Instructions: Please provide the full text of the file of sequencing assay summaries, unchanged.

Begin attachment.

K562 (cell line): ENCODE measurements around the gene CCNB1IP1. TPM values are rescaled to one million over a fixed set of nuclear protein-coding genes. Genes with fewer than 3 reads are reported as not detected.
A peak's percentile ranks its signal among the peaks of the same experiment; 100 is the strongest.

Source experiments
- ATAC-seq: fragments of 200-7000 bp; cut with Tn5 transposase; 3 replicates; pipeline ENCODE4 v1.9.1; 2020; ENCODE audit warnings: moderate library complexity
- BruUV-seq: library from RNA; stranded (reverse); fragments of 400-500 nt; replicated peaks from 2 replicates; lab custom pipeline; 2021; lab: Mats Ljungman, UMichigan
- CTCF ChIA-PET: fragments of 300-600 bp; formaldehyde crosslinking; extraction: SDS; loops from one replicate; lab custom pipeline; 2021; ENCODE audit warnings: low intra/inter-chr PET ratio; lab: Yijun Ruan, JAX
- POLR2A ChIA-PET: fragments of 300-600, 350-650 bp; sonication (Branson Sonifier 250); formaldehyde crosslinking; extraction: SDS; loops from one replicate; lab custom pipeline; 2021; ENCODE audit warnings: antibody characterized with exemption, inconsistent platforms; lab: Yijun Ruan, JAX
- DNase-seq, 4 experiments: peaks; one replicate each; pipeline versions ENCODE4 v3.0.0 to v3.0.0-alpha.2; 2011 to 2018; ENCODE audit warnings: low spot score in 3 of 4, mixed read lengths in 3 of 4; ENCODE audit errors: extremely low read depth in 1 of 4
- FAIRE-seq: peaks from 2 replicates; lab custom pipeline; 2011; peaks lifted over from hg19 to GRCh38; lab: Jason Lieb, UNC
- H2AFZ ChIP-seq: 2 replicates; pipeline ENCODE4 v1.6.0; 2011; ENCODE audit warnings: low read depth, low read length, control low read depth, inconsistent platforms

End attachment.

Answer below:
K562 (cell line): ENCODE measurements around the gene CCNB1IP1. TPM values are rescaled to one million over a fixed set of nuclear protein-coding genes. Genes with fewer than 3 reads are reported as not detected.
A peak's percentile ranks its signal among the peaks of the same experiment; 100 is the strongest.

Source experiments
- ATAC-seq: fragments of 200-7000 bp; cut with Tn5 transposase; 3 replicates; pipeline ENCODE4 v1.9.1; 2020; ENCODE audit warnings: moderate library complexity
- BruUV-seq: library from RNA; stranded (reverse); fragments of 400-500 nt; replicated peaks from 2 replicates; lab custom pipeline; 2021; lab: Mats Ljungman, UMichigan
- CTCF ChIA-PET: fragments of 300-600 bp; formaldehyde crosslinking; extraction: SDS; loops from one replicate; lab custom pipeline; 2021; ENCODE audit warnings: low intra/inter-chr PET ratio; lab: Yijun Ruan, JAX
- POLR2A ChIA-PET: fragments of 300-600, 350-650 bp; sonication (Branson Sonifier 250); formaldehyde crosslinking; extraction: SDS; loops from one replicate; lab custom pipeline; 2021; ENCODE audit warnings: antibody characterized with exemption, inconsistent platforms; lab: Yijun Ruan, JAX
- DNase-seq, 4 experiments: peaks; one replicate each; pipeline versions ENCODE4 v3.0.0 to v3.0.0-alpha.2; 2011 to 2018; ENCODE audit warnings: low spot score in 3 of 4, mixed read lengths in 3 of 4; ENCODE audit errors: extremely low read depth in 1 of 4
- FAIRE-seq: peaks from 2 replicates; lab custom pipeline; 2011; peaks lifted over from hg19 to GRCh38; lab: Jason Lieb, UNC
- H2AFZ ChIP-seq: 2 replicates; pipeline ENCODE4 v1.6.0; 2011; ENCODE audit warnings: low read depth, low read length, control low read depth, inconsistent platforms